Turning now to FIGS. 8 and 9, there is shown another toothbrush holder assembly according to the present invention and designated generally by reference numeral 200. Toothbrush holder assembly 200 is comprised of two or more individual toothbrush holders 10 or 175 positioned in a juxtaposed arrangement. As shown in FIG. 9, the toothbrush holder attached to vertical surface 150 is depicted as being toothbrush holder 175 illustrated in FIG. 6. However, it will be recognized by those with ordinary skill in the art that the toothbrush holder which is attached to vertical surface 150 may be toothbrush holder 10, depicted in FIGS. 1 through 6, without departing from the spirit and scope of the invention. Attachment between the individual toothbrush holders which comprise toothbrush holder assembly 200 is achieved by double-sided tape 70 which is positioned on exterior surfaces 34 of sides 30 of adjacent toothbrush holders. It is also recognized by those with ordinary skill in the art that although depicted as having only two toothbrush holders, toothbrush holder assembly 200 may be equipped with more than two toothbrush holders without departing from the spirit and scope of the present invention.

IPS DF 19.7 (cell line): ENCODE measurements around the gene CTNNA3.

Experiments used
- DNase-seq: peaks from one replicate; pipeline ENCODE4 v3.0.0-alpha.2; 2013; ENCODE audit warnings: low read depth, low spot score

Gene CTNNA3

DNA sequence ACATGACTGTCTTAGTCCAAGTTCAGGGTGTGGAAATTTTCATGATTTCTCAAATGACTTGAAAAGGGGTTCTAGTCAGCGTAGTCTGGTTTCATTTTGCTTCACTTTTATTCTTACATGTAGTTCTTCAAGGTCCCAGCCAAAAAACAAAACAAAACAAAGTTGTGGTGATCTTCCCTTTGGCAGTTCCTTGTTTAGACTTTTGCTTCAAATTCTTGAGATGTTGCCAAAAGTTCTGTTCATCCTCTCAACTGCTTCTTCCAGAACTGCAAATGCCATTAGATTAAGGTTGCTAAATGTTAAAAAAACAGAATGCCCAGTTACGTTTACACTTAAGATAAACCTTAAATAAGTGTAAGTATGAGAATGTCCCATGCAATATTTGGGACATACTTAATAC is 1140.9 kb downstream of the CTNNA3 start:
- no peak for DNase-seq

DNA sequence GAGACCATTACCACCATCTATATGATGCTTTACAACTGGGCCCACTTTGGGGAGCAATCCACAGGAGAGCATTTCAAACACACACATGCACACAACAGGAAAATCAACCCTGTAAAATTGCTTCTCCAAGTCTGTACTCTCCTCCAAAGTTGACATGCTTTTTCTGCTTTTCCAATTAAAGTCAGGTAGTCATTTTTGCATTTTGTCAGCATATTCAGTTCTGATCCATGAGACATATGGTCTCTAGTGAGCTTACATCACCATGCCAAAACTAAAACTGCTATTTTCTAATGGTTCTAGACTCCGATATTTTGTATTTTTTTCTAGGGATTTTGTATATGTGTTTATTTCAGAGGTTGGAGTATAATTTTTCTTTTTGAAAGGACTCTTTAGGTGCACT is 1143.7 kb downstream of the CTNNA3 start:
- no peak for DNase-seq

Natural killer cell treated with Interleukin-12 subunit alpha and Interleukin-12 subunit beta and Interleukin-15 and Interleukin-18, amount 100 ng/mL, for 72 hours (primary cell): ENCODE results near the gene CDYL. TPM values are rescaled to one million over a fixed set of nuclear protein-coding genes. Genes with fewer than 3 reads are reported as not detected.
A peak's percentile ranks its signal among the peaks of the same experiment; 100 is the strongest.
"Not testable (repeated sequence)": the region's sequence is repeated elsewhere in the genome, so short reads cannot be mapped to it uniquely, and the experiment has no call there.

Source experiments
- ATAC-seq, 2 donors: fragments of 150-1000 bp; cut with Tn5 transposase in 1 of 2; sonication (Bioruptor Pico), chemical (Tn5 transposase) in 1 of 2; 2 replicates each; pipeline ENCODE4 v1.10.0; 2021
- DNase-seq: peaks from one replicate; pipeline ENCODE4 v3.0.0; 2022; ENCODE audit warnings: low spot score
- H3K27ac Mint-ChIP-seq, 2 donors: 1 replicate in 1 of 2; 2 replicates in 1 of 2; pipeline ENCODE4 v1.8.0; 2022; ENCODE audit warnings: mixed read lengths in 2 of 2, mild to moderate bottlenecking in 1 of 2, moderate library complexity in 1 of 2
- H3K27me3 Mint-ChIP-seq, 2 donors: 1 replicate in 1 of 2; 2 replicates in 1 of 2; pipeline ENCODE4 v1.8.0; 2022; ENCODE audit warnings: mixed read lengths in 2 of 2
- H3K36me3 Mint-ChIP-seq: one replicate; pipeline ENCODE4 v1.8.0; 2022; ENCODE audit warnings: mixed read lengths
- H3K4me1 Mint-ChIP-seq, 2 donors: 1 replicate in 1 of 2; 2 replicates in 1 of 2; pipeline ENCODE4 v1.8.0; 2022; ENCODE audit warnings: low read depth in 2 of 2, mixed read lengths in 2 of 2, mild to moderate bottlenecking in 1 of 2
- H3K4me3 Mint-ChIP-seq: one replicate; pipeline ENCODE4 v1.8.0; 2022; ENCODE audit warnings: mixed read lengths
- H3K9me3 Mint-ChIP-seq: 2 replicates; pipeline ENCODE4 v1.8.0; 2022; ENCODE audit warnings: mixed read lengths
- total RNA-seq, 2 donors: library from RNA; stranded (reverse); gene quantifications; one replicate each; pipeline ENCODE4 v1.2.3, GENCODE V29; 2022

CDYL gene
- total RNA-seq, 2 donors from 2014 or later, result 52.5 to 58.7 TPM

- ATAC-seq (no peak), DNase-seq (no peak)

The above description is considered that of the preferred embodiments only. Modifications of the invention will occur to those skilled in the art and to those who make or use the invention. Therefore, it is understood that the embodiments shown in the drawings and described above are merely for illustrative purposes and are not intended to limit the scope of the invention, which is defined by the following claims as interpreted according to the principles of patent law, including the doctrine of equivalents.
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|Citing Patent||Filing date||Publication date||Applicant||Title|
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|U.S. Classification||211/65, D06/528, 206/362.3|
|24 Aug 2005||REMI||Maintenance fee reminder mailed|
|6 Feb 2006||LAPS||Lapse for failure to pay maintenance fees|
|4 Apr 2006||FP||Expired due to failure to pay maintenance fee|
Effective date: 20060205
|3 Mar 2009||CC||Certificate of correction|